first_imgNext weekend’s final at Kingsholm will be a repeat of the previous two in this tournament Harlequins celebrate during their victory over Wasps (Getty Images) Saracens take the [email protected] powers over to put her side in front for the first time in this game.Live stream: https://t.co/rBIAY7XR3E#SARvLBO #Premier15s pic.twitter.com/dZlTMSsqv8— Allianz Premier 15s (@Premier15s) May 22, 2021Davies added yet another try to her tally before the break but this time Scarratt couldn’t convert so Saracens held a narrow 21-19 lead at half-time.The hosts extended that lead early in the second half with another Cleall try – Poppy this time – and despite plenty of possession Lightning couldn’t get across the whitewash until the final minutes.It was in the 68th minute, after Vicky Fleetwood was sin-binned, that Bryony Field powered over from a maul. The visitors launched one last attack but Saracens crucially turned the ball over in the final seconds to reach another Premier 15s final.Allianz Premier 15s final: Harlequins v Saracens, 4pm, Sunday 30 May, Kingsholm – buy tickets here. BREACH BITES BACK! [email protected] LOVES scoring tries.Live stream: https://t.co/rBIAY7XR3E#SARvLBO #Premier15s pic.twitter.com/PFp7WLnKEj— Allianz Premier 15s (@Premier15s) May 22, 2021Two tries from Bryony Cleall then gave Saracens the lead for the first time. GAME [email protected] with her 14th try of the season!Live stream: https://t.co/rBIAY7XR3E#HARvWAS #Premier15s pic.twitter.com/kmEmkxaZnW— Allianz Premier 15s (@Premier15s) May 22, 2021Then Breach restored Quins advantage with her second try. Brown carried strongly, the ball was recycled and then Rachael Burford put Breach away under the posts. Can’t get to the shops? You can download the digital edition of Rugby World straight to your tablet or subscribe to the print edition to get the magazine delivered to your door.Follow Rugby World on Facebook, Instagram and Twitter.center_img [email protected] register the game’s first try as @V_Cornborough is driven over!Live stream: https://t.co/rBIAY7XR3E#HARvWAS #Premier15s pic.twitter.com/D8yTB0crUZ— Allianz Premier 15s (@Premier15s) May 22, 2021Wasps, who were without first-choice half-backs Meg Jones and Claudia MacDonald, came back stronger in the second half, bringing more tempo to proceedings and stretching Quins on the edges.Then Abby Dow used her footwork close to the line to get around Leanne Riley and then drove over Shaunagh Brown to get Wasps’ first try. Live stream: https://t.co/rBIAY7XR3E#HARvWAS #Premier15s pic.twitter.com/GGbMuLdzuT— Allianz Premier 15s (@Premier15s) May 22, 2021Dow was presented with another opportunity out wide but she was tackled into touch by Breach and Tuima – the former suffering an injury in that moment.Wasps front-rower Andrea Stock drove over from a couple of metres out soon after to make it 25-14 but the visitors couldn’t close the gap any further.Saracens 28-24 Loughborough LightningLess than 20 miles north at StoneX Stadium, it was nip and tuck in the first half between Saracens and Loughborough, with the Cleall twins to the fore.The visitors took an early lead when Lark Davies touched down from a driving maul – her 20th try of the season – but Poppy Cleall pulled Saracens back level.Then Rhona Lloyd was released by a neat pop pass from Emily Scarratt to get Lightning’s second. Quins had built a comfortable half-time lead as they built territory through penalties and used their powerful forwards to get across the gain-line.Vickii Cornborough scored the opening try from close range and Breach cut a beautiful line off Lagi Tuima’s shoulder to scythe through Wasps’ defence and touch down. A couple of Ellie Green penalties, plus a conversion from the fly-half, made it 18-0 at the break. Harlequins and Saracens reach Premier 15s finalHarlequins and Saracens will meet in next weekend’s Allianz Premier 15s final.Wasps and Loughborough Lightning were both hoping to reach the Premier 15s showpiece for the first time, but they couldn’t overcome the two sides that have dominated this competition since it was launched in 2017-18.Saracens have beaten Quins in both the previous Premier 15s finals and will meet again at Kingsholm next Sunday. Here’s how they reached the final…Harlequins 25-14 WaspsJess Breach scored two tries as Quins beat Wasps at the Stoop, but the England winger is a major doubt for Sunday’s final at Kingsholm after being carried off on a stretcher in the closing minutes. She reappeared at the final whistle to join her team-mates in applauding the crowd but she was on crutches with her ankle heavily iced. LATEST RUGBY WORLD MAGAZINE SUBSCRIPTION DEALSlast_img read more

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Facing the past and empowering indigenous leadership in Navajoland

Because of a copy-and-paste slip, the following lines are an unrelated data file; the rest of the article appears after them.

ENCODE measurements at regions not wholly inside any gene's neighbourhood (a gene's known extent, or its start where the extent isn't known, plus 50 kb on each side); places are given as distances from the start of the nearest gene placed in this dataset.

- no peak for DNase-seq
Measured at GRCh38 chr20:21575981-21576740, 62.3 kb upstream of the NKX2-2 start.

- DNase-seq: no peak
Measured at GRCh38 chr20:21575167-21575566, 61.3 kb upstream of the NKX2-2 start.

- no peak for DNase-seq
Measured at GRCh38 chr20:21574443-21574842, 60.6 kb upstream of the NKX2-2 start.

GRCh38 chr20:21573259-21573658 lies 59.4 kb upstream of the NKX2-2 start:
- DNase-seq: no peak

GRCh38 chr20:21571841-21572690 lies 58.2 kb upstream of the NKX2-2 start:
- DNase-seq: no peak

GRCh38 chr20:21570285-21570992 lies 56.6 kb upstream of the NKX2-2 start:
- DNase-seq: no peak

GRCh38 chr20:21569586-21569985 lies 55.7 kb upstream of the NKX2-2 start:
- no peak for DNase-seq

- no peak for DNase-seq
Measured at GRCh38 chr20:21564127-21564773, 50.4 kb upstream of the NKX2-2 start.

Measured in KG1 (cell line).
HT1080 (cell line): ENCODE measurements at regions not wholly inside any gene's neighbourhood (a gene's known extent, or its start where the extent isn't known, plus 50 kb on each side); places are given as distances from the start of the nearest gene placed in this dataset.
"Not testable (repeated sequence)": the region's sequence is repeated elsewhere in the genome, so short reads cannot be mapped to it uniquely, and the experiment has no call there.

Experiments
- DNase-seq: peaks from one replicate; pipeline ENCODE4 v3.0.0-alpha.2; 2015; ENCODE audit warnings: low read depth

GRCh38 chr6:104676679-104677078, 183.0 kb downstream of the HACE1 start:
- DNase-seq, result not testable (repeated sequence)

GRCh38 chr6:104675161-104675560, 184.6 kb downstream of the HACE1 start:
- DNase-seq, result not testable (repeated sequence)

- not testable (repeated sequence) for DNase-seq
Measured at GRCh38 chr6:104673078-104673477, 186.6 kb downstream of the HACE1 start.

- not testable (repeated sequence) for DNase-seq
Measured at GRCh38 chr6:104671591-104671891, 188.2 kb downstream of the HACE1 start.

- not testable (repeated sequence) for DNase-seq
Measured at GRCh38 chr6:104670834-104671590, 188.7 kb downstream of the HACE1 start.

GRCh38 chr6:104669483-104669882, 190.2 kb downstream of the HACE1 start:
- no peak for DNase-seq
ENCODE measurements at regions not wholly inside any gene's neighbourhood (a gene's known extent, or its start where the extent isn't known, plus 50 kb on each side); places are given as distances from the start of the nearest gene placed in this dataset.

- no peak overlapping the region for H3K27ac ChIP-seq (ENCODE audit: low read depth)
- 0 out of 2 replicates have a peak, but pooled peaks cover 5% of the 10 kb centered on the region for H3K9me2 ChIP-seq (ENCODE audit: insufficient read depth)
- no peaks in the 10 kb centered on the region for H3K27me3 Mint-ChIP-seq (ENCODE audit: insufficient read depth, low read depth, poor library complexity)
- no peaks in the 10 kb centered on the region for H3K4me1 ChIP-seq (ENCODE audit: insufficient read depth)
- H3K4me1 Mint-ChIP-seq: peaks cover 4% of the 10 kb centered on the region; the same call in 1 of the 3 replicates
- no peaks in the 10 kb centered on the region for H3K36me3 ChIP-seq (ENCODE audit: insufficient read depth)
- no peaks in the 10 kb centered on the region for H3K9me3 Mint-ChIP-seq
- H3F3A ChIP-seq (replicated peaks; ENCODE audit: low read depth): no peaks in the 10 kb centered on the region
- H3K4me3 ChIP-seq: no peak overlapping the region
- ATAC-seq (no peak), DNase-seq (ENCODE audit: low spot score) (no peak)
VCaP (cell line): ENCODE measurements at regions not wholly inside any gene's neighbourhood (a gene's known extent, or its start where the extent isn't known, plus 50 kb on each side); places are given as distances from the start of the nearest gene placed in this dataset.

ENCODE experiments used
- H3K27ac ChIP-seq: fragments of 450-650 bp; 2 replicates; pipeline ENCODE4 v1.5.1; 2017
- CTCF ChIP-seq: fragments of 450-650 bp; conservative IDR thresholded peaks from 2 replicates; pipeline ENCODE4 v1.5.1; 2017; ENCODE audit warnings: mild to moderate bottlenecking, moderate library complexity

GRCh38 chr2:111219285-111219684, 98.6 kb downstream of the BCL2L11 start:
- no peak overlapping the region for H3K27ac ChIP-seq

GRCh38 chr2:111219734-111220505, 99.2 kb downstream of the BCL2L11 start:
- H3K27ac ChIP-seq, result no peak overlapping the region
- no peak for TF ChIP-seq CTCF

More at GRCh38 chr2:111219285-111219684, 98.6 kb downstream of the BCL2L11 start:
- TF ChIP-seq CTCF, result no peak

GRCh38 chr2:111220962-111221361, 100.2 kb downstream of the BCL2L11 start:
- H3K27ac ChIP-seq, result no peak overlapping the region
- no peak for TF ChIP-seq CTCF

first_img By Lynette WilsonPosted Jan 23, 2013 Rector Bath, NC AddThis Sharing ButtonsShare to PrintFriendlyPrintFriendlyShare to FacebookFacebookShare to TwitterTwitterShare to EmailEmailShare to MoreAddThis Director of Administration & Finance Atlanta, GA Assistant/Associate Rector Morristown, NJ Nathaniel Queen says: Virtual Episcopal Latino Ministry Competency Course Online Course Aug. 9-13 Virtual Celebration of the Jerusalem Princess Basma Center Zoom Conversation June 19 @ 12 p.m. ET George Gibson says: Facing the past and empowering indigenous leadership in Navajoland Tags Episcopal Migration Ministries’ Virtual Prayer Vigil for World Refugee Day Facebook Live Prayer Vigil June 20 @ 7 p.m. ET Rector (FT or PT) Indian River, MI Curate (Associate & Priest-in-Charge) Traverse City, MI Rector Albany, NY Deacon LaCinda Hardy-Constant, Ranger Grace Roybal, the Rt. Rev. David Bailey, Deacon Catherine Plummer and Arnold Joe, an aspirant, holding hands in prayer during a November visit to the Bosque Redondo Memorial at Fort Sumner State Monument in New Mexico. ENS Photo/Lynette Wilson[Episcopal News Service]  Some of them died of broken hearts.While Union and Confederate soldiers waged war primarily over perpetuating slavery in the South, a lesser-known tragedy took place in the western territories of New Mexico and Arizona: In what became known as the “Long Walk,” Union soldiers marched thousands of Navajo from their ancestral homeland in the Four Corners region to an internment camp hundreds of miles southeast in Fort Sumner.The knowledge that thousands of Navajo suffered the trek, four years’ internment and in some cases death so that U.S. government prospectors might look for gold and silver to finance the Civil War represented a sort of “hitting bottom” for the Navajo who visited the Bosque Redondo Memorial at Fort Sumner as part of their theological training in the Navajoland Area Mission.“Just being here has given me a better understanding of how we Navajo have come a long way with the Long Walk,” said LaCinda Hardy-Constant, 45, a postulant and community organizer working with Asset Based Community Development at the Good Shepherd Mission in Fort Defiance, Arizona.One cold, windy day in early November, postulants and aspirants from the Episcopal Church’s Navajoland Area Mission squeezed into a church-owned minivan in Santa Rosa, New Mexico, for the 45-minute drive to Fort Sumner, a small community in the mid-western part of the state. There, a memorial commemorates the spot where some 8,500 Navajo were interned between 1864 and 68.The previous day, group members each drove four to eight hours to Santa Rosa from Fort Defiance, Arizona, Farmington, New Mexico, and Bluff, Utah, to meet Bishop David Bailey. He organized the Bosque Redondo trip as part of a theological-education experience including both the Navajo and Episcopal Church’s history in Navajoland.“The goal is to raise up indigenous people for leadership with the intent, in the near future, to elect a Navajo bishop,” said Bailey, 72, appointed by the presiding bishop to serve Navajoland. “And to raise up the lay leadership to allow them to have a larger role.”Navajoland had one indigenous priest in 2010 when Bailey was elected bishop; he since has ordained one priest, three transitional deacons and identified seven postulants.“One thing we like to do is invite the community to identify leadership,” said Bailey. “Generally speaking, indigenous people will not put themselves forward.”Bailey approached potential candidates and asked them: “If the community supports you in this, would you do it?”“Then I was the advocate with the community; and for the most part it [community support] was unanimous,” he said.The thought of going from lay minister to transitional deacon initially frightened Deacon Inez Velarde, who serves St. Luke’s in the Desert in Carson, New Mexico, but eventually, she came around.“The congregation said, ‘You’ve been ready for a couple of years now; we’ll be behind you, Inez, we’ll support you,’” recalled Velarde during the drive along Interstate 40 from Santa Rosa to Farmington via Albuquerque.Navajoland Area MissionIn 1978, the Episcopal Church carved out sections of the dioceses of Rio Grande, Arizona and Utah – areas within and surrounded by the 27,000-square-mile Navajo reservation – to create the Navajoland Area Mission. It was an effort toward unification of language, culture and families. Of the eight bishops to serve Navajoland, one, Steven Plummer, who died in 2005, was indigenous.Between 125,000 and 150,000 Navajo live on the reservation, which is about the size of West Virginia. Many people work in extractive industries, such as oil, uranium and petroleum, but an estimated 50 percent of the population is unemployed and 50 percent lives in extreme poverty. Addiction, domestic abuse and suicide rates are high. Where the Navajo have struggled, so has the Episcopal Church in Navajoland.When the Episcopal Church designated the mission, it didn’t provide the necessary resources to build it up, Bailey wrote in a July letter to church leaders.“Changing times and several internal challenges have contributed to an inability of the larger church to meet the needs or enable the success of the mission. No substantive efforts were undertaken reflective of a long-term commitment to create, implement and build a sound foundation for the future of the church in Navajoland,” he wrote.Failure to identify and develop lay and ordained Navajo leadership, and the lack of credible, culturally relevant theological training for clergy, contributed to the church’s failure to meet the area mission’s needs, Bailey said. (Click here for a related story on confronting ministry challenges.)Hardy-Constant and two other transitional deacons study at the Indigenous Studies Center at Vancouver Theological Seminary, in British Columbia, where they receive theological training based on an indigenous model both on site and online. (A fourth seminarian is studying at Church Divinity School of the Pacific, the Episcopal Church-affiliated seminary in Berkeley, Calif.)(Bailey and the Episcopal bishops of Alaska, South Dakota and Utah, all of whom serve large indigenous populations, have formed the “Bishops Native Collaboration” to develop a core curriculum for indigenous peoples and to help identify scholarship opportunities for seminary study.)A hogan is the traditional home of the Navajo people; there are both male and female hogans. ENS Photo/Lynette WilsonThe area mission is unique as the only truly indigenous mission in the Episcopal Church, and the Hogan Learning Circle, a blending of traditional and Christian beliefs developed by Plummer, is part of what distinguishes Episcopal identity in Navajoland, Cornelia Eaton, a seminarian and the bishop’s administrative assistant, said during a drive from Farmington to Bluff.Confronting historyThe Long Walk is just one of the atrocities the U.S. government committed against the Navajo that led to intergenerational trauma: Others include government-run boarding schools that separated children from their families, culture and language; and its livestock-management policies of the 1930s and 40s that drastically reduced the Navajo’s herds because of the fear of overgrazing, said Bailey.“From my perspective, I don’t think you can separate the Long Walk from the boarding schools and the slaughter of livestock,” said Bailey. “In many ways they are all connected in the devaluing of a people.“Part of that is a sense of shame that leads to abuse. You end up having a system that builds upon itself to the present day. Generations have never talked about the pain, there’s no way to heal.”“Intergenerational trauma” describes the long-lasting effects of suffering, violence and abuse, particularly in reference to the historical sufferings of indigenous people. These effects, in turn, feed the high rates of alcohol and drug abuse and domestic violence found in the Navajo nation and other Native-American communities. Three of Eaton’s five brothers died alcohol-related deaths.“It’s a tough disease, and it passes from generation to generation,” said Eaton.Indian Social Services has “all kinds of programs” but often lacks the funding to implement them, she said. And not unlike the church, only a few people are involved in them, which Eaton blames on lack of education in the communities.“There’s a lack of education that can hold people back, and maybe personal stuff that people have to deal with before they can get involved to help a community,” she said. “I think people need to understand the personal transformation part of the process; there is a lot of knowledge gained out of personal discovery.”Many Episcopal Church leaders in Navajoland are cradle Episcopalians, with many families having been involved with the church for generations. But people served by the Episcopal Church in Navajoland come from varied backgrounds: mixed families, those who closely follow native cultural traditions, Pentecostals and those from other evangelical churches where Navajo traditions have been abandoned. The Navajo nation is located in Mormon country.“It’s a requirement for ordained people to know the history of native people in America and native people in the Episcopal Church,” said Bailey during the drive Albuquerque to Santa Rosa. “If you are going to be ordained, you need to respond to those in our midst and address questions in a coherent manner.”“The Long Walk is such a fundamental piece of the intergenerational problems that contributes to the social ills that they feel today,” said Bailey. That is part of the reason it’s important for the leaders to visit Bosque Redondo and know what happened there, he said. “What has surprised me is the number of people who I have talked to who have not experienced Bosque Redondo and indigenous history.”Into the silenceThe group passed nary a car on the drive from Santa Rosa through the high desert to Fort Sumner, population est. 1,000. Besides the six postulants, aspirants and Bailey, perhaps one or two other people visited the memorial that day.“This place is a real problem for Navajo people to visit, or to come here,” said C.J. Law, who manages the memorial. “A lot of people died here and on the way down. There was a hospital, but no cemetery, so no one knows where the dead are buried.”An estimated 2,000 to 2,500 people died, with some accounts putting the figure higher, added Law.Not all the Navajo took the Long Walk; some hid in the vast Navajo country.“So not all of them came here, and no one knew how many there actually were,” said Law. Those who came, he added, entered voluntarily – that is “true but not true … they didn’t come in front of a gun, Mother Nature brought them here.”He meant the Navajo were starving and desperate. Soldiers burned their crops and fruit trees and slaughtered their livestock. Still, food wasn’t always plentiful on the Bosque Redondo reservation. And the army expected 3,000, but 8,500 came. The amount of food varied with drought and poor agricultural conditions, and not everyone stayed.“Seventy-five hundred went home. So if you do the math, 1,000 of them died or escaped,” Law said. “Some came and went. The army never had a handle on how many came and went.”Hundreds of Mescalero Apache also were interned at the Bosque Redondo reservation beginning in 1863, but by 1865 they’d all left by their own accord.Aside from the howling wind on the day of the November visit, the memorial, located outside the already quiet town center, sits under big sky, clouded in silence.During a visit to the Bosque Redondo Memorial, a Navajo veteran left his Purple Heart medal. Ranger Grace Roybal attaches the medal to a wooden during a prayer service at the memorial in Fort Sumner, New Mexico. Deacon Paula Henson, Bishop David Bailey and Deacon Catherine Plummer look on. ENS Photo/Lynette WilsonAt the start of a conversation that lasted four hours, Law asked those present what they’d heard about the Long Walk and the internment camp.“I understand that many people died here, on the way here and on the way back, and that the animals ate them, and their bones are scattered here and there,” said Deacon Paula Henson, who also works as a ministry coordinator at the Good Shepherd Mission in Fort Defiance.Many did die on the way to the camp, Law explained, but on the way out, many left in wagons.“I read that during the Long Walk pregnant women and the old and the sick who could not keep up got shot,” said Velarde, the deacon from St. Luke’s in the Desert.Law confirmed that the historical record supports what Velarde had heard.It wasn’t the first time Deacon Catherine Plummer had visited Bosque Redondo. During the four-hour session, she shared the story of how the Navajo who’d stayed behind hidden in the canyons sent “skin walkers,” usually taking the form of coyotes, to check on their family members. It was something Law said he’d never heard before.The sparsely curated memorial at Bosque Redondo is interpreted mostly through the Anglo-American perspective. Law said he would like to change this by inviting Navajo, like Plummer, to share their stories. For the most part, however, those present agreed that historically families and the Navajo culture at large have not discussed the Long Walk; stories have not been passed down through the generations. This silence hascontributed to the intergenerational trauma that has plagued the Navajo people for more than a century, the Navajo say.“We need to be the instruments of the healing. That’s why we are here,” said Plummer, widow of Bishop Steven Plummer, who serves at St. Mary of the Moonlight in Oljato, Utah.  “I always tell my daughter, we have to hit bottom, get to the bottom of what our people went through. Cry about it, pray about it and rise above it.”Visiting the memorial, Plummer said she felt like she walking in her ancestor’s shoes.“I don’t know that I would have survived that,” she said.HealingHardy-Constant left the reservation for 14 years because of domestic abuse perpetrated against her by her children’s father. After a bad beating, Hardy-Constant spent a week in the hospital unable to open her eyes. She was “forced” to leave the reservation, she said. “I didn’t want my children to grow up in that environment and suffer the trauma.”She went to Phoenix, where she received help from the Phoenix Indian Center. She found a job at Arizona State University. She stayed until 2007, when her sense of responsibility toward the people living on the reservation called her home. There, she began volunteering in the community serving women and substance abuse recovery programs.Later Hardy-Constant spoke to the bishop about bringing Al Anon and Alcoholics Anonymous to Good Shepherd and, through that process, attended the White Bison Wellbriety Training Institute.“My vision is to help other families in that situation,” she said. “You can leave, you can survive that impact and move forward.”Visiting Bosque Redondo helped her to understand better the connection between the Long Walk and the struggle to heal.“To sit there for four hours, I didn’t even realize,” said Hardy-Constant on the drive back to Santa Rosa. “If I didn’t know the words ‘forgiveness’ and ‘reconciliation,’ I wouldn’t be here.”“How could we be in that position just about whether there was gold and silver underground? It begins to come together, and now that we experienced this we can tell the story in our workshops and trainings.”It was hard to hear the history of her people, Hardy-Constant said, but the visit was about reconciliations and forgiveness and better understanding intergeneration trauma.Velarde agreed. “I had to come and see it, see where my ancestors were and what happened. I need to be healed from it, too, to do my ministry,” she said, reflecting on the visit the following day.Following a daylong visit to the Bosque Redondo Memorial, Deacon Inez Velarde and Arnold Joe, an aspirant, share in the Eucharist. ENS Photo/Lynette WilsonFollowing the conversation with Law, the postulants and aspirants moved through the memorial and watched a short film before gathering with Bailey at the prayer circle to receive Eucharist.Law said he hoped the Navajo could feel the presence of their ancestors at Bosque Redondo.“This is not an evil place despite the evil that may have taken place here,” said Law. “Those who died here are smiling [in] that they have not been forgotten.”The U.S. government never found gold and silver in Navajoland. By 1868, three years after the end of the Civil War, it had realized the internment camp at Bosque Redondo was a failure. At first the government wanted to send the Navajo to a reservation in Oklahoma, but the Navajo, led by Barboncito and Manuelito, successfully negotiated a return home, a rare thing among indigenous people.“We are probably one of the few that were allowed to go back to our homeland,” said Eaton. “Some of them died of broken hearts longing to come home.”— Lynette Wilson is an editor and reporter for the Episcopal News Service. Submit a Press Release Associate Rector Columbus, GA This Summer’s Anti-Racism Training Online Course (Diocese of New Jersey) June 18-July 16 January 23, 2013 at 6:57 pm It appears Bishop Dave Bailey has brought new hope to the people of Navajo Land. It has certainly been needed. I wish him well in his efforts. Director of Music Morristown, NJ Youth Minister Lorton, VA Submit an Event Listing Rector Smithfield, NC Cathedral Dean Boise, ID Ya no son extranjeros: Un diálogo acerca de inmigración Una conversación de Zoom June 22 @ 7 p.m. ET Course Director Jerusalem, Israel Canon for Family Ministry Jackson, MS Family Ministry Coordinator Baton Rouge, LA Curate Diocese of Nebraska An Evening with Aliya Cycon Playing the Oud Lancaster, PA (and streaming online) July 3 @ 7 p.m. ET An Evening with Presiding Bishop Curry and Iconographer Kelly Latimore Episcopal Migration Ministries via Zoom June 23 @ 6 p.m. ET Priest-in-Charge Lebanon, OH Episcopal Church releases new prayer book translations into Spanish and French, solicits feedback Episcopal Church Office of Public Affairs The Church Pension Fund Invests $20 Million in Impact Investment Fund Designed to Preserve Workforce Housing Communities Nationwide Church Pension Group Remember Holy Land Christians on Jerusalem Sunday, June 20 American Friends of the Episcopal Diocese of Jerusalem Bishop Diocesan Springfield, IL Indigenous Ministries, Press Release Service Rector Knoxville, TN Join the Episcopal Diocese of Texas in Celebrating the Pauli Murray Feast Online Worship Service June 27 Rector Washington, DC January 23, 2013 at 10:01 pm Thank you for sharing this unbeknownst part of American history with us. So much has been covered up through the years. Thank God we can acknowledge wrong and by our very action of acknowledgement atone for our sins. The Church Investment Group Commends the Taskforce on the Theology of Money on its report, The Theology of Money and Investing as Doing Theology Church Investment Group TryTank Experimental Lab and York St. John University of England Launch Survey to Study the Impact of Covid-19 on the Episcopal Church TryTank Experimental Lab Rector Collierville, TN Rector Pittsburgh, PA Episcopal Charities of the Diocese of New York Hires Reverend Kevin W. VanHook, II as Executive Director Episcopal Charities of the Diocese of New York New Berrigan Book With Episcopal Roots Cascade Books Assistant/Associate Rector Washington, DC Associate Rector for Family Ministries Anchorage, AK Assistant/Associate Priest Scottsdale, AZ Featured Events Featured Jobs & Calls Rector Martinsville, VA Rector Shreveport, LA Priest Associate or Director of Adult Ministries Greenville, SC Associate Priest for Pastoral Care New York, NY Inaugural Diocesan Feast Day Celebrating Juneteenth San Francisco, CA (and livestream) June 19 @ 2 p.m. PT Comments (2) Rector and Chaplain Eugene, OR Rector/Priest in Charge (PT) Lisbon, ME Navajoland Rector Belleville, IL Seminary of the Southwest announces appointment of two new full time faculty members Seminary of the Southwest Rector Tampa, FL Rector Hopkinsville, KY In-person Retreat: Thanksgiving Trinity Retreat Center (West Cornwall, CT) Nov. 24-28 Comments are closed. Missioner for Disaster Resilience Sacramento, CA Submit a Job Listinglast_img read more